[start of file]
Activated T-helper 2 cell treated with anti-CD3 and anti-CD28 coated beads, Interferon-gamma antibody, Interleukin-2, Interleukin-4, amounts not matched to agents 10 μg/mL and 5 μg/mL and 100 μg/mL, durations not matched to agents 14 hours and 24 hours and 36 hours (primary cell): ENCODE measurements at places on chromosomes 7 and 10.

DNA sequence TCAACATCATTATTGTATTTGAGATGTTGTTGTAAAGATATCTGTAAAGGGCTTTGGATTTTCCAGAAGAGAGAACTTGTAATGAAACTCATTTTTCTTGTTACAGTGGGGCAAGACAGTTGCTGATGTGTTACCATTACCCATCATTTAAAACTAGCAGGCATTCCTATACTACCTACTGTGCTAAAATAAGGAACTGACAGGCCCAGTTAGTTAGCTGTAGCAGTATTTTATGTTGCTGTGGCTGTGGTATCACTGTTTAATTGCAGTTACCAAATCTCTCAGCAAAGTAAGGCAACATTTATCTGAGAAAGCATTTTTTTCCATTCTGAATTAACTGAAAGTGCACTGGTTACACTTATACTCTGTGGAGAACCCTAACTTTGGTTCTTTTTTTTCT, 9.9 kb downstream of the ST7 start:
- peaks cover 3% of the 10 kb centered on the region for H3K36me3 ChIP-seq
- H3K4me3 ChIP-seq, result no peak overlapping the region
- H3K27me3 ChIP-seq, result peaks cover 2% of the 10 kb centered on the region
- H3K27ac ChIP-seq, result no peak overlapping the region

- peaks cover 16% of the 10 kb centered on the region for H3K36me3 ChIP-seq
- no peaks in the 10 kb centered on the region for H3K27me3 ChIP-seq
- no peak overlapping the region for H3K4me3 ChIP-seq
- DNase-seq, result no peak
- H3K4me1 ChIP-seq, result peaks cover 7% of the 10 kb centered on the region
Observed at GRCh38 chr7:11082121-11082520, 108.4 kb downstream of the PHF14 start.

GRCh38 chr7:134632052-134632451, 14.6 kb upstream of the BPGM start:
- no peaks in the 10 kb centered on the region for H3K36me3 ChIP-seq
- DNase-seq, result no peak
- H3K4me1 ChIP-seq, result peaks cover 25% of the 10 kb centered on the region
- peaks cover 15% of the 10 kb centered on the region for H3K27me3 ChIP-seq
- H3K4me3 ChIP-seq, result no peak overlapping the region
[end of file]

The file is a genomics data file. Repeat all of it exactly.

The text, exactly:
Activated T-helper 2 cell treated with anti-CD3 and anti-CD28 coated beads, Interferon-gamma antibody, Interleukin-2, Interleukin-4, amounts not matched to agents 10 μg/mL and 5 μg/mL and 100 μg/mL, durations not matched to agents 14 hours and 24 hours and 36 hours (primary cell): ENCODE measurements at places on chromosomes 7 and 10.

DNA sequence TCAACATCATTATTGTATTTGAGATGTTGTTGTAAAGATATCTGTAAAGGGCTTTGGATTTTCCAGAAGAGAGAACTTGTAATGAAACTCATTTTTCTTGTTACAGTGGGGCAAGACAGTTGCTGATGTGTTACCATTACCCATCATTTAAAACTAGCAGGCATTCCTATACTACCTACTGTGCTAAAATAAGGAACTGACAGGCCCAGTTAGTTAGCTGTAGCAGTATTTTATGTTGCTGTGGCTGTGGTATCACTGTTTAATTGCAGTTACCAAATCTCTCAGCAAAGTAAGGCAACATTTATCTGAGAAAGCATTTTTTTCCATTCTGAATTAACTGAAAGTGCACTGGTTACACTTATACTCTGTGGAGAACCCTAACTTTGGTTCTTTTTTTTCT, 9.9 kb downstream of the ST7 start:
- peaks cover 3% of the 10 kb centered on the region for H3K36me3 ChIP-seq
- H3K4me3 ChIP-seq, result no peak overlapping the region
- H3K27me3 ChIP-seq, result peaks cover 2% of the 10 kb centered on the region
- H3K27ac ChIP-seq, result no peak overlapping the region

- peaks cover 16% of the 10 kb centered on the region for H3K36me3 ChIP-seq
- no peaks in the 10 kb centered on the region for H3K27me3 ChIP-seq
- no peak overlapping the region for H3K4me3 ChIP-seq
- DNase-seq, result no peak
- H3K4me1 ChIP-seq, result peaks cover 7% of the 10 kb centered on the region
Observed at GRCh38 chr7:11082121-11082520, 108.4 kb downstream of the PHF14 start.

GRCh38 chr7:134632052-134632451, 14.6 kb upstream of the BPGM start:
- no peaks in the 10 kb centered on the region for H3K36me3 ChIP-seq
- DNase-seq, result no peak
- H3K4me1 ChIP-seq, result peaks cover 25% of the 10 kb centered on the region
- peaks cover 15% of the 10 kb centered on the region for H3K27me3 ChIP-seq
- H3K4me3 ChIP-seq, result no peak overlapping the region